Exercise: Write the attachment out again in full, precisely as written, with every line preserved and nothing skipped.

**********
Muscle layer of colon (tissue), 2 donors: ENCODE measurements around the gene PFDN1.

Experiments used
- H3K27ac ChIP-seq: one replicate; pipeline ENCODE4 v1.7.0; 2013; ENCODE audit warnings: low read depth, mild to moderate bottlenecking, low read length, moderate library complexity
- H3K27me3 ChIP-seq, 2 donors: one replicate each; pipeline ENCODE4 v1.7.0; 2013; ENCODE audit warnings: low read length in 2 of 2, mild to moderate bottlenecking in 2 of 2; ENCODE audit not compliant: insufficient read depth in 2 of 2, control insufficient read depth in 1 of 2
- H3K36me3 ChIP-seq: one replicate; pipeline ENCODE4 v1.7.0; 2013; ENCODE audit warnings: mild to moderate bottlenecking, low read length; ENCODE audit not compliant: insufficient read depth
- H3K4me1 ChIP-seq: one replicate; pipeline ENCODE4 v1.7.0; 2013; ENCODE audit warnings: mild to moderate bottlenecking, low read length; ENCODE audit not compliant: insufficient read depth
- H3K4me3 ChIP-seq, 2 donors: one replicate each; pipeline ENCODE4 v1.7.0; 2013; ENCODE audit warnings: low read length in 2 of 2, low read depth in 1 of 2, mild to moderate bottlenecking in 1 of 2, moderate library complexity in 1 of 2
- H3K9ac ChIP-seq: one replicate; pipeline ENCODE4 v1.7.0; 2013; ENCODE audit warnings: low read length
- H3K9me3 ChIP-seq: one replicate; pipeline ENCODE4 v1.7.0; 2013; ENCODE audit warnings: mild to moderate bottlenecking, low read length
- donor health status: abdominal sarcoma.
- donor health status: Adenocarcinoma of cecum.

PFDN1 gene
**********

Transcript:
Muscle layer of colon (tissue), 2 donors: ENCODE measurements around the gene PFDN1.

Experiments used
- H3K27ac ChIP-seq: one replicate; pipeline ENCODE4 v1.7.0; 2013; ENCODE audit warnings: low read depth, mild to moderate bottlenecking, low read length, moderate library complexity
- H3K27me3 ChIP-seq, 2 donors: one replicate each; pipeline ENCODE4 v1.7.0; 2013; ENCODE audit warnings: low read length in 2 of 2, mild to moderate bottlenecking in 2 of 2; ENCODE audit not compliant: insufficient read depth in 2 of 2, control insufficient read depth in 1 of 2
- H3K36me3 ChIP-seq: one replicate; pipeline ENCODE4 v1.7.0; 2013; ENCODE audit warnings: mild to moderate bottlenecking, low read length; ENCODE audit not compliant: insufficient read depth
- H3K4me1 ChIP-seq: one replicate; pipeline ENCODE4 v1.7.0; 2013; ENCODE audit warnings: mild to moderate bottlenecking, low read length; ENCODE audit not compliant: insufficient read depth
- H3K4me3 ChIP-seq, 2 donors: one replicate each; pipeline ENCODE4 v1.7.0; 2013; ENCODE audit warnings: low read length in 2 of 2, low read depth in 1 of 2, mild to moderate bottlenecking in 1 of 2, moderate library complexity in 1 of 2
- H3K9ac ChIP-seq: one replicate; pipeline ENCODE4 v1.7.0; 2013; ENCODE audit warnings: low read length
- H3K9me3 ChIP-seq: one replicate; pipeline ENCODE4 v1.7.0; 2013; ENCODE audit warnings: mild to moderate bottlenecking, low read length
- donor health status: abdominal sarcoma.
- donor health status: Adenocarcinoma of cecum.

PFDN1 gene